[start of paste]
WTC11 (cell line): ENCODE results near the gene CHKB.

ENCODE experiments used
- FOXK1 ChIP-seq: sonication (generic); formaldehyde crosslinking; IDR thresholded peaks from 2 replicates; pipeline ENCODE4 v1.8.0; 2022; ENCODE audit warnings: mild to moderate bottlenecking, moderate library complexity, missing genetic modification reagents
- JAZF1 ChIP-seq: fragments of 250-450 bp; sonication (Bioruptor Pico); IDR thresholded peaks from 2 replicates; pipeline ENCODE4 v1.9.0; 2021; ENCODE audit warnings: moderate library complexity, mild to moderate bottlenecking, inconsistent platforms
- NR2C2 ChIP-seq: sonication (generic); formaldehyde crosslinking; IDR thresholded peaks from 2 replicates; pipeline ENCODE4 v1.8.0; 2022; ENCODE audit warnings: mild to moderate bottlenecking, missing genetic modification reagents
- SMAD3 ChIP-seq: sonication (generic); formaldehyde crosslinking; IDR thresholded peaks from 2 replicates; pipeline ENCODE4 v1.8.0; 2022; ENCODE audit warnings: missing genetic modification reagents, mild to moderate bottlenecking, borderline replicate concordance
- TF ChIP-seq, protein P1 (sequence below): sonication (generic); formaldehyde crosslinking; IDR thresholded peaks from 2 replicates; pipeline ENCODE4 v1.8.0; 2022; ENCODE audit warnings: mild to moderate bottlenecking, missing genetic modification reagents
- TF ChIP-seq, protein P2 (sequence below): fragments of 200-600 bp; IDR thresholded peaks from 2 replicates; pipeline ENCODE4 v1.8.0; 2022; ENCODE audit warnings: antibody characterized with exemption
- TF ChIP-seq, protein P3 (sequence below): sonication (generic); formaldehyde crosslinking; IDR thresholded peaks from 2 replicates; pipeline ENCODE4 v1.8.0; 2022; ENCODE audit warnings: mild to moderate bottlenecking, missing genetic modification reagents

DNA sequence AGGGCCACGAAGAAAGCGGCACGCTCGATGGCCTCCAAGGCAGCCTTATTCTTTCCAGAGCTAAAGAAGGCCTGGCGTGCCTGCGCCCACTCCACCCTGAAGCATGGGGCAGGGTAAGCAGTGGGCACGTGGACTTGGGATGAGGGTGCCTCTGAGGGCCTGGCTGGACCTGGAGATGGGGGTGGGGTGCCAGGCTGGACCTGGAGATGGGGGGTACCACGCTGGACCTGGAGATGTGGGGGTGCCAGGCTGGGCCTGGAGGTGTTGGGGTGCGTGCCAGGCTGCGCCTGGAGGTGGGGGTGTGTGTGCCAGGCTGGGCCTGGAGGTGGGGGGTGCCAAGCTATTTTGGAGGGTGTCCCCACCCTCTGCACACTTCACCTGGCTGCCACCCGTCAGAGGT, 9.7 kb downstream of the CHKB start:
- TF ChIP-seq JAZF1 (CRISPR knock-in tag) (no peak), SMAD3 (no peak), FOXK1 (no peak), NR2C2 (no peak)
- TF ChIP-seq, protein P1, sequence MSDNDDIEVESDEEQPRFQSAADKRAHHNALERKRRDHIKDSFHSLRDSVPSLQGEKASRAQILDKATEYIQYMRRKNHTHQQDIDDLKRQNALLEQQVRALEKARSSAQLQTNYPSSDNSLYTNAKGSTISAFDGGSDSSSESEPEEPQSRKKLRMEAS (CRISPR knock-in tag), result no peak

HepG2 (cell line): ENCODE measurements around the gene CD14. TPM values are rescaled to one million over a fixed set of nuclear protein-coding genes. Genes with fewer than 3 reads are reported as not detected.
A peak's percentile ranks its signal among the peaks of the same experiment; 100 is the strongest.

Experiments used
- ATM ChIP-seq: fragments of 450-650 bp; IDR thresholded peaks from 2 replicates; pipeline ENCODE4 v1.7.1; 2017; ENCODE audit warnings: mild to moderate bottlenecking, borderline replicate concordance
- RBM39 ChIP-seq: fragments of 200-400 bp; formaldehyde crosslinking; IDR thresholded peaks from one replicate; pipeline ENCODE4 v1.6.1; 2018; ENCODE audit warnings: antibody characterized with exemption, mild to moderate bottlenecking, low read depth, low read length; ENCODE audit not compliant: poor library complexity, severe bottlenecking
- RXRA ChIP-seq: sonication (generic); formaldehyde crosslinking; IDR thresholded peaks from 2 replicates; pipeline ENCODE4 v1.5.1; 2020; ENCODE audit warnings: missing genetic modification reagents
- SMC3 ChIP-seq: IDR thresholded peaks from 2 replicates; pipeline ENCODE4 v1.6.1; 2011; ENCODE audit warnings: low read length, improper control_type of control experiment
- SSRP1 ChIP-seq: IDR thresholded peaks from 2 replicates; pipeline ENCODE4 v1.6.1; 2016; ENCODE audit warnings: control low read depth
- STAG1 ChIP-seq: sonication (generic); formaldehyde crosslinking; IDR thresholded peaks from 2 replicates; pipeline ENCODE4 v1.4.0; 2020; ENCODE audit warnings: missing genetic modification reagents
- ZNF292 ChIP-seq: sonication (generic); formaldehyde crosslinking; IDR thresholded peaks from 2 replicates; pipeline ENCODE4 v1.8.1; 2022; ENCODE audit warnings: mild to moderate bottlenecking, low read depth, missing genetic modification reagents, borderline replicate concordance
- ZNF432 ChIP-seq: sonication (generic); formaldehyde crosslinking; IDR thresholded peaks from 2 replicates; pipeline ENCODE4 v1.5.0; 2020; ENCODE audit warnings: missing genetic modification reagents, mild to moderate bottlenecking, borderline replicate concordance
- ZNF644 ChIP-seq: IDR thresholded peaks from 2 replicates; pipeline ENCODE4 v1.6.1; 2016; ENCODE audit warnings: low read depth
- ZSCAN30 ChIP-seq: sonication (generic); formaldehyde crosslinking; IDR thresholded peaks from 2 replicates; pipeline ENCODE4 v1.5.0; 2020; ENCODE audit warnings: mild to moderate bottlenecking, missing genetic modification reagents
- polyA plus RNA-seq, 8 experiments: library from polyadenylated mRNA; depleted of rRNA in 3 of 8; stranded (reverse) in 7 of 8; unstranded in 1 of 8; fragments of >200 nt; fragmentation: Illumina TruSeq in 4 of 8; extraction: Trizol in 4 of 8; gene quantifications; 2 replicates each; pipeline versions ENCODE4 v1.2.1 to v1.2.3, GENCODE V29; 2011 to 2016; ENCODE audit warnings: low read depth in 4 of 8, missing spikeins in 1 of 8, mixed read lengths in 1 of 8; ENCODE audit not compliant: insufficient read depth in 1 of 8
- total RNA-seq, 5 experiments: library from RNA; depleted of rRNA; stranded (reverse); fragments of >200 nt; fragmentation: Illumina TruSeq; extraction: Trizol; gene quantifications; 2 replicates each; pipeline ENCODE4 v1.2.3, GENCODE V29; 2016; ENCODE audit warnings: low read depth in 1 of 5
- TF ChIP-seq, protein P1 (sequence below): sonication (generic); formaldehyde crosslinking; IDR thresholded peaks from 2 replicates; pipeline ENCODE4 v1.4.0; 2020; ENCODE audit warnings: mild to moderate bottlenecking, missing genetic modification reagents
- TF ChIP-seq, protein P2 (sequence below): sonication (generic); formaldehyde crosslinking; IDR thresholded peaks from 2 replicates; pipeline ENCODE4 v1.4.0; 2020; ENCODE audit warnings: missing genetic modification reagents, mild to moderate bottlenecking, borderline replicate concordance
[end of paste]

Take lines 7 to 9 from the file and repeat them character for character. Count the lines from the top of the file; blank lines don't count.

- TF ChIP-seq, protein P1 (sequence below): sonication (generic); formaldehyde crosslinking; IDR thresholded peaks from 2 replicates; pipeline ENCODE4 v1.8.0; 2022; ENCODE audit warnings: mild to moderate bottlenecking, missing genetic modification reagents
- TF ChIP-seq, protein P2 (sequence below): fragments of 200-600 bp; IDR thresholded peaks from 2 replicates; pipeline ENCODE4 v1.8.0; 2022; ENCODE audit warnings: antibody characterized with exemption
- TF ChIP-seq, protein P3 (sequence below): sonication (generic); formaldehyde crosslinking; IDR thresholded peaks from 2 replicates; pipeline ENCODE4 v1.8.0; 2022; ENCODE audit warnings: mild to moderate bottlenecking, missing genetic modification reagents